The Exodus software is expert system based, with the motion of each individual determined by a set of parameters, called attributes. Using the latest generation of PC-based processors, the simulation can be run in around 90s - almost real-time.


Galea explains, that the governing principles of the software lie in five basic interacting components, or submodels: movement, behaviour, passenger, hazard and toxicity:

the movement model governs the motion of individual passengers from their existing positions in the cabin to the most suitable neighbouring locations as the evacuation unfolds;

the behaviour model is used to determine a passenger's response to his or her immediate situation, which is determined by the person's characteristics. It then passes decisions to the movement model;

personal characteristics, including age, sex and agility - some of which remain constant, some of which change in response to inputs from other submodels - are described by the "passenger" model, which recognises an individual as a collection of "attributes";

the hazard model controls the aircraft's atmospheric and physical environment, distributing fire hazards such as heat and toxic products throughout the cabin. This model also governs the operation or non-operation of exits;

the effects of toxic products on an individual are determined by the fifth sub-model: toxicity, which reports information back to the movement model via "behaviour".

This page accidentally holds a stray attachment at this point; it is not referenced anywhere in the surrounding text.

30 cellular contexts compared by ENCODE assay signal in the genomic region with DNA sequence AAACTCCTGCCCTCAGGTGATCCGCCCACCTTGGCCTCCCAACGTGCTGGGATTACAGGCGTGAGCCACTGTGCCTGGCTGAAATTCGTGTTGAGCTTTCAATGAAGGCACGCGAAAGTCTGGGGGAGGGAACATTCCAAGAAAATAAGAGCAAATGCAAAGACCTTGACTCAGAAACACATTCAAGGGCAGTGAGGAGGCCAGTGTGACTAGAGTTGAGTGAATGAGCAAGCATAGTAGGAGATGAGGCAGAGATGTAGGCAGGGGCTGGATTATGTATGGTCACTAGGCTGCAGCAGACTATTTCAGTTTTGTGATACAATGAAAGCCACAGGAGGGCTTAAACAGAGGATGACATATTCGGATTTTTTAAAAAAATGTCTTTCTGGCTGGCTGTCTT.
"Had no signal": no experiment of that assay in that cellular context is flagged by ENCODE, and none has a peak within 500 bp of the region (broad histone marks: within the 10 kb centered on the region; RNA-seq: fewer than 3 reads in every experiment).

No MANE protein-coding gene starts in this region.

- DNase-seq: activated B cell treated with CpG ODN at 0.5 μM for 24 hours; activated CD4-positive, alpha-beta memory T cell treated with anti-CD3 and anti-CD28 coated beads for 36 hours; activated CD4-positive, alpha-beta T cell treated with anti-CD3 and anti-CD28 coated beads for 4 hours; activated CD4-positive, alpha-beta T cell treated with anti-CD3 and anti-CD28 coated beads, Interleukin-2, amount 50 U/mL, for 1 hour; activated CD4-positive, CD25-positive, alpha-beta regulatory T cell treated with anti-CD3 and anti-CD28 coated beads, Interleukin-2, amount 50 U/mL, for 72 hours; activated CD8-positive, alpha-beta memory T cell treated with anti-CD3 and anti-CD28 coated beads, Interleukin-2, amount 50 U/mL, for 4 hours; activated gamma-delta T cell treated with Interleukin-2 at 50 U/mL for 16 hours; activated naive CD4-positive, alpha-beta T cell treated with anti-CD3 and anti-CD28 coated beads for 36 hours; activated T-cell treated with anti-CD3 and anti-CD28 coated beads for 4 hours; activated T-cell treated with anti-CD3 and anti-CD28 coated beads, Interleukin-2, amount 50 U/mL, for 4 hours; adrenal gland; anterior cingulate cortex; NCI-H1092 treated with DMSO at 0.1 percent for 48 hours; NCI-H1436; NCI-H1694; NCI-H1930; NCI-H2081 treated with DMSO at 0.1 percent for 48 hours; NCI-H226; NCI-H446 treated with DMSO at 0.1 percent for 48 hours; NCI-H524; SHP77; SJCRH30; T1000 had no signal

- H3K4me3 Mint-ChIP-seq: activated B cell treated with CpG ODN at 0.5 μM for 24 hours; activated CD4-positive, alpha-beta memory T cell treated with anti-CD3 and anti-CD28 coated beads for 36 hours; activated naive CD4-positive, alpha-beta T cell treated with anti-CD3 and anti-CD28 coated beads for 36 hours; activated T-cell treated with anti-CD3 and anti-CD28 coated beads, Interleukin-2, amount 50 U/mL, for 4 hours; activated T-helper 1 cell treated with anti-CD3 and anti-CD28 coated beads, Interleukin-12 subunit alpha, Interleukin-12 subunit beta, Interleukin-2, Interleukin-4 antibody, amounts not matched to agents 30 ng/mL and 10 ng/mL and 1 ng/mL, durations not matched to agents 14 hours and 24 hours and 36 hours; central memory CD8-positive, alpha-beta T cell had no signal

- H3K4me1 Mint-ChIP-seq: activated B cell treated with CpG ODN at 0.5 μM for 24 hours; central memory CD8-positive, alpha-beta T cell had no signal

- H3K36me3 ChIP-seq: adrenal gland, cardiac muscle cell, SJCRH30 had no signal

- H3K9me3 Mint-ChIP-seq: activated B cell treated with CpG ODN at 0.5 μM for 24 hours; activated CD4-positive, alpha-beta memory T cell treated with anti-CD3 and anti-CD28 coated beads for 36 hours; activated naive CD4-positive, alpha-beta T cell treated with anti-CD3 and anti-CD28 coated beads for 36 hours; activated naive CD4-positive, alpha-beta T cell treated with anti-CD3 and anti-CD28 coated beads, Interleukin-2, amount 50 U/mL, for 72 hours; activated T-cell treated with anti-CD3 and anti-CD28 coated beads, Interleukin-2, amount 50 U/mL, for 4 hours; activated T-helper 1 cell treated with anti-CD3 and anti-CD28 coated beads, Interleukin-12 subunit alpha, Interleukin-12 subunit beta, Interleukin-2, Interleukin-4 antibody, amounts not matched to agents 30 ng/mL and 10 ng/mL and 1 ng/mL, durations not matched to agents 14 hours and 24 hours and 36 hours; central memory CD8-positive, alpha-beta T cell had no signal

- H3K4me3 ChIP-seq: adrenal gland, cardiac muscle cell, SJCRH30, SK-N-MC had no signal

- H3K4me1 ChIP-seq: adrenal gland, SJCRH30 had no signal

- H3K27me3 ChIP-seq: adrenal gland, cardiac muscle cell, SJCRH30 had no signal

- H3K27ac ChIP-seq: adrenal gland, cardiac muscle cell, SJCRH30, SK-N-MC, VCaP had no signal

In addition to the sub-models, Exodus has built-in tools which allow interactive construction of cabin geometry, passenger profiles and simulation interrogation. The progress of the simulated evacuation can be watched on a colour display.

The system, says Galea, depicts the cabin as a two-dimensional plan with seats represented as nodes. Each node is assigned with "attributes" peculiar to each passenger, which are updated by the hazard submodel during the evacuation. The nodes are connected by "traversable arcs", according to the particular layout of the cabin. Impassable obstacles such as walls, bulkheads and internal compartments, are unconnected. Each node is weighted with two additional attributes: "potential" and "obstacle".

The "potential" attribute, which can be modified by the hazard model, represents the distance of the node from the nearest exit, while the "obstacle" attribute is a measure of the difficulty in passing over that node, ranging in value from one to five. The initial obstacle attribute for all aisle nodes is set to One, whereas for motion over seat backs, the node value is Five, reflecting its difficulty. When a passenger is overcome by fumes and collapses the obstacle value of that person's node increases by one.